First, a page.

Thousands of backpackers venture into the vast Australian outback each year; every so often, some go missing. Vehicle breakdowns are common, some get lost and disoriented, others perish for lack of food and water. Occasionally, travelers fall prey to serial killers.

Melbourne-based helmer Greg McLean wove elements from two such true stories to come up with his A$1.3 million ($1 million) debut feature, “Wolf Creek.”

Pic, set to premiere in Sundance’s World Dramatic Competition, was picked up in late December for a cool $3.5 million by Dimension for North America and other territories.

McLean wrote, helmed and produced the high-def video pic, a terrifying tale of two British girls and an Australian guy forced to rely on the kindness of a stranger when their car breaks down while visiting a remote meteorite crater.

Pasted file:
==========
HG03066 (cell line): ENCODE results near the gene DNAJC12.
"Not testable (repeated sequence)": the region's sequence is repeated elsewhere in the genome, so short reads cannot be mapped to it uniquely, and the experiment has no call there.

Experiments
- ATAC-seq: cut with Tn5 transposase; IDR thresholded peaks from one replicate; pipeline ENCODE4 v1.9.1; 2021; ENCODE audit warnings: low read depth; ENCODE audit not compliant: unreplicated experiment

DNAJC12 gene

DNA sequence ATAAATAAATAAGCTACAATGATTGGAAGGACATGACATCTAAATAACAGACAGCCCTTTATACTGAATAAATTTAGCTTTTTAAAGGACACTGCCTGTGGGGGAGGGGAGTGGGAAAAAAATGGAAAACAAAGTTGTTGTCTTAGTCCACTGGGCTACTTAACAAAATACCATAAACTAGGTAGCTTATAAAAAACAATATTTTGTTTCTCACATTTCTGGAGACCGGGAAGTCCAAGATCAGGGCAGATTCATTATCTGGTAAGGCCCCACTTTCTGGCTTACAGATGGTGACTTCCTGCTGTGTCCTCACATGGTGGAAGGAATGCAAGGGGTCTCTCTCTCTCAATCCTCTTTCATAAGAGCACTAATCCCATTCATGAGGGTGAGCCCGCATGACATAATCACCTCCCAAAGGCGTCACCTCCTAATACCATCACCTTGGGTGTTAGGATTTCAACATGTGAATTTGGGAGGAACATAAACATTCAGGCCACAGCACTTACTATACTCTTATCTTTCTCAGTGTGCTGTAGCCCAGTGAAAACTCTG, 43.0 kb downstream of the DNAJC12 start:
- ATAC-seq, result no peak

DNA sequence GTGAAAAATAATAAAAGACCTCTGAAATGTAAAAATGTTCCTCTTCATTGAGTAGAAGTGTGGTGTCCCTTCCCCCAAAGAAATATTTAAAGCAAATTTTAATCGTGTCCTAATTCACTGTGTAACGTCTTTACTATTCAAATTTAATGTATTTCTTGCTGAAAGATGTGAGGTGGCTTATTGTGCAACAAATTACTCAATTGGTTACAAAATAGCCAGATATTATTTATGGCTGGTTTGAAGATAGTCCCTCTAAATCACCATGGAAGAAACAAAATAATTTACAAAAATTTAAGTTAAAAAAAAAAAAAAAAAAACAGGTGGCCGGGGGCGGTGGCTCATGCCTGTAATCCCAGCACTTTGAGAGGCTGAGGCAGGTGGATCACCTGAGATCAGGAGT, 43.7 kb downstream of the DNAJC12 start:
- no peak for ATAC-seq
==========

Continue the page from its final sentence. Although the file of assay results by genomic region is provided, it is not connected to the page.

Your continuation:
Popular on Variety

But “Wolf Creek” is more thriller than your standard horror pic. Boasting strong performances and a dramatic visual style, it is the result of years of preparation, says the helmer. “Wolf Creek” is his fourth script, but the first to make it to production.

McLean’s considered visual style owes much to his training as a painter, and his well-honed storyboarding technique was developed when he studied with film professors Arthur and Corinne Cantrill in Melbourne.

McLean is a graduate in stage direction from the National Institute of Dramatic Arts, where talents including Baz Luhrmann, Mel Gibson and Cate Blanchett studied. This training plus subsequent stints with the Australian Opera and as assistant to helmer and Company B (Sydney’s second-largest theater company) topper Neil Armfield is, McLean smirks, “why I’m so fabulous with actors.”

Veteran thesp John Jarratt, who plays the spooky outback stranger opposite newcomers Cassandra Magrath, Kestie Morassi and Nathan Phillips, agrees: “He’s the best director I’ve worked with since Peter Weir in 1974.”

It’s taken a lifetime to realize his first feature, but if McLean has his way, it will take just a year to mount his next one. “Rogue,” an action-thriller involving a man-eating crocodile he wrote 10 years ago, is set for a mid-2005 shoot.